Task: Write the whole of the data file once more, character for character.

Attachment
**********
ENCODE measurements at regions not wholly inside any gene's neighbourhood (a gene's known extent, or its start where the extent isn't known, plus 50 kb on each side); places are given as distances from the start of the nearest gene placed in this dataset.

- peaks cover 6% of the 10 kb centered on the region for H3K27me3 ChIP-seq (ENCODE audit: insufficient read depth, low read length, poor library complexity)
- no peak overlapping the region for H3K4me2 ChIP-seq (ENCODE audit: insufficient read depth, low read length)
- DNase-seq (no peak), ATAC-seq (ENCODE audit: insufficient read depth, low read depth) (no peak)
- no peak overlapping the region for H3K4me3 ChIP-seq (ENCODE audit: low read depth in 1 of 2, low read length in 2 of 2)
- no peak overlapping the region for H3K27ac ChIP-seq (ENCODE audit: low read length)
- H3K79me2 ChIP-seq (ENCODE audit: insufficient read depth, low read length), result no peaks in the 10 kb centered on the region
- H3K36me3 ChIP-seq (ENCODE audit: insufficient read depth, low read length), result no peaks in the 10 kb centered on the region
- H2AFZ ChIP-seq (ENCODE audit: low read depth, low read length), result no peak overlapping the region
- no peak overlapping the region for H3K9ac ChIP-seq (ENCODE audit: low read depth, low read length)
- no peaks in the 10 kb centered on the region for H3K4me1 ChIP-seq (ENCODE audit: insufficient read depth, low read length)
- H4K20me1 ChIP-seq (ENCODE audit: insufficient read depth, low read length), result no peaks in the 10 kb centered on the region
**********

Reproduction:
ENCODE measurements at regions not wholly inside any gene's neighbourhood (a gene's known extent, or its start where the extent isn't known, plus 50 kb on each side); places are given as distances from the start of the nearest gene placed in this dataset.

- peaks cover 6% of the 10 kb centered on the region for H3K27me3 ChIP-seq (ENCODE audit: insufficient read depth, low read length, poor library complexity)
- no peak overlapping the region for H3K4me2 ChIP-seq (ENCODE audit: insufficient read depth, low read length)
- DNase-seq (no peak), ATAC-seq (ENCODE audit: insufficient read depth, low read depth) (no peak)
- no peak overlapping the region for H3K4me3 ChIP-seq (ENCODE audit: low read depth in 1 of 2, low read length in 2 of 2)
- no peak overlapping the region for H3K27ac ChIP-seq (ENCODE audit: low read length)
- H3K79me2 ChIP-seq (ENCODE audit: insufficient read depth, low read length), result no peaks in the 10 kb centered on the region
- H3K36me3 ChIP-seq (ENCODE audit: insufficient read depth, low read length), result no peaks in the 10 kb centered on the region
- H2AFZ ChIP-seq (ENCODE audit: low read depth, low read length), result no peak overlapping the region
- no peak overlapping the region for H3K9ac ChIP-seq (ENCODE audit: low read depth, low read length)
- no peaks in the 10 kb centered on the region for H3K4me1 ChIP-seq (ENCODE audit: insufficient read depth, low read length)
- H4K20me1 ChIP-seq (ENCODE audit: insufficient read depth, low read length), result no peaks in the 10 kb centered on the region